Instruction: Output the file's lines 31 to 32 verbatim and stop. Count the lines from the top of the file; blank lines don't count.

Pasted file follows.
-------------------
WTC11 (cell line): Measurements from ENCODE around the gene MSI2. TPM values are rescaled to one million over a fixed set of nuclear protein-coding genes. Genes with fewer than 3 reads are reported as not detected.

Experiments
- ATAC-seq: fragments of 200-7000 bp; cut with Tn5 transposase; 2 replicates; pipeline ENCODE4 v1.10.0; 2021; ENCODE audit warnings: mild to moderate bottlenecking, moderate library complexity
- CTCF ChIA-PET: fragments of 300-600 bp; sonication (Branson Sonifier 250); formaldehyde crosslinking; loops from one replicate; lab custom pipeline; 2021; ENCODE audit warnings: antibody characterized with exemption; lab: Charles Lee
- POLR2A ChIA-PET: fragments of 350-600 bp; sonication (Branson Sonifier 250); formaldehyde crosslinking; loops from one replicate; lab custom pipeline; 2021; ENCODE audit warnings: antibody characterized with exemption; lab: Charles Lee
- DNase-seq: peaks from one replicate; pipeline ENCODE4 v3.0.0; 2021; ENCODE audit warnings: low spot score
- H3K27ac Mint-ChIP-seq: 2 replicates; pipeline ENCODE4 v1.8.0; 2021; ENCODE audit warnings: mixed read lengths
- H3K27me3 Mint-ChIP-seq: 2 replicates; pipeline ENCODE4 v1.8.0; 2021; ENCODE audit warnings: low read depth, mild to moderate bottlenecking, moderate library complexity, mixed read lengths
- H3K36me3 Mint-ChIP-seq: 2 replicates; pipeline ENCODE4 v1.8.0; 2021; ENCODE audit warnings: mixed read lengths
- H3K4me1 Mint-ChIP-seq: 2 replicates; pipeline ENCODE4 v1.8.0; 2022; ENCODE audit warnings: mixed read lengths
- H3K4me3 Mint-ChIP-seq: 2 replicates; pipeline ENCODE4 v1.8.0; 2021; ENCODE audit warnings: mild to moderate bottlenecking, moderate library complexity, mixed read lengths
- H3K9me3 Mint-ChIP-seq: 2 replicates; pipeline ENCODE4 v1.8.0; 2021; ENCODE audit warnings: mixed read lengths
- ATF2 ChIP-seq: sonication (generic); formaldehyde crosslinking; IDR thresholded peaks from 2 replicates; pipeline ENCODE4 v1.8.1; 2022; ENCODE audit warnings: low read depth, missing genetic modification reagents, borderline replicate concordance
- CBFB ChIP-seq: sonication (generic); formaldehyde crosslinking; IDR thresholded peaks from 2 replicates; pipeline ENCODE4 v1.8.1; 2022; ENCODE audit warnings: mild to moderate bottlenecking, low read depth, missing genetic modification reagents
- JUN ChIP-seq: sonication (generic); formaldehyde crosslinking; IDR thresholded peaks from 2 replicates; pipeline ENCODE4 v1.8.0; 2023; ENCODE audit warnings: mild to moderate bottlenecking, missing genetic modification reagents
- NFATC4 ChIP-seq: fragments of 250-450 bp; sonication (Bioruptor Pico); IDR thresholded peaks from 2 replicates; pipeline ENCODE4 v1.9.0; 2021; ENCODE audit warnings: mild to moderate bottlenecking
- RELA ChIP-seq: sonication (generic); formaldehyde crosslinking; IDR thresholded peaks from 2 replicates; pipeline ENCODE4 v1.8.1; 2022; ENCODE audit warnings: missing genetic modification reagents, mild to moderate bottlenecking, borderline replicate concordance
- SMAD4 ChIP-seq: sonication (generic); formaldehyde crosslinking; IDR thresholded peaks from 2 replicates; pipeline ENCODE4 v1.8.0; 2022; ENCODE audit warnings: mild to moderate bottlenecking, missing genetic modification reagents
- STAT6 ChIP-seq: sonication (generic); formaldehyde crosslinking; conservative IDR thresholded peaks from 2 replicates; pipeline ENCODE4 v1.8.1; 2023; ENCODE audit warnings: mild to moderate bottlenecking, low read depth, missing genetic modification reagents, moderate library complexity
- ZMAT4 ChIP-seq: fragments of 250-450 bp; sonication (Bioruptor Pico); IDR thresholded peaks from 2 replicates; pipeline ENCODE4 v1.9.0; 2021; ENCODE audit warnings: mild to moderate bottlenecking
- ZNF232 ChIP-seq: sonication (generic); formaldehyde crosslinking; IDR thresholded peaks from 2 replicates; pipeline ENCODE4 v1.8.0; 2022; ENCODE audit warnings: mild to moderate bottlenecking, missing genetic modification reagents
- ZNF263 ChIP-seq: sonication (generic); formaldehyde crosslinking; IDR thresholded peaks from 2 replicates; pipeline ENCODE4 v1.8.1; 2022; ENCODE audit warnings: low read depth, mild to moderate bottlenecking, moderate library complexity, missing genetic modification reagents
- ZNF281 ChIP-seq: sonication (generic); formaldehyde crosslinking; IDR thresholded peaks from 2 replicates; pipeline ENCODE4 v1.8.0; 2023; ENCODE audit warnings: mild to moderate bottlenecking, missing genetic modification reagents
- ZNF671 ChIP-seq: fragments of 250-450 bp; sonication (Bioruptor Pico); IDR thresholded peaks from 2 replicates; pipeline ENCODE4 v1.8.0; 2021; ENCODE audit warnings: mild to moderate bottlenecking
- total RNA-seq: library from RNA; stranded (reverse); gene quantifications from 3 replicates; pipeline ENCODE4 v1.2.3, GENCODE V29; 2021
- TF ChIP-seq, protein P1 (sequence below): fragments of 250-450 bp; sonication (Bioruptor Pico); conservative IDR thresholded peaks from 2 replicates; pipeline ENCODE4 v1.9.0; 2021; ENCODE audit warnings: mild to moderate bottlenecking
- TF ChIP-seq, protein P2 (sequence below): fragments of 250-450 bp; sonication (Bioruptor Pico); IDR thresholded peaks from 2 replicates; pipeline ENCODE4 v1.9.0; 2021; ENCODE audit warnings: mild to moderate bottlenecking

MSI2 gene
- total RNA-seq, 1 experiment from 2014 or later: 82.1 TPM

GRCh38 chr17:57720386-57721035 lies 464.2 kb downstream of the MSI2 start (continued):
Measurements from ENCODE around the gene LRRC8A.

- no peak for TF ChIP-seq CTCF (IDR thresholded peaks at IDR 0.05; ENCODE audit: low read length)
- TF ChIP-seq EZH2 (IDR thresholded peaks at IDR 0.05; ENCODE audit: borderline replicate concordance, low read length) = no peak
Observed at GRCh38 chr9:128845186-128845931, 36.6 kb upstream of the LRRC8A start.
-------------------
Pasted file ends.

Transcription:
Measurements from ENCODE around the gene LRRC8A.

- no peak for TF ChIP-seq CTCF (IDR thresholded peaks at IDR 0.05; ENCODE audit: low read length)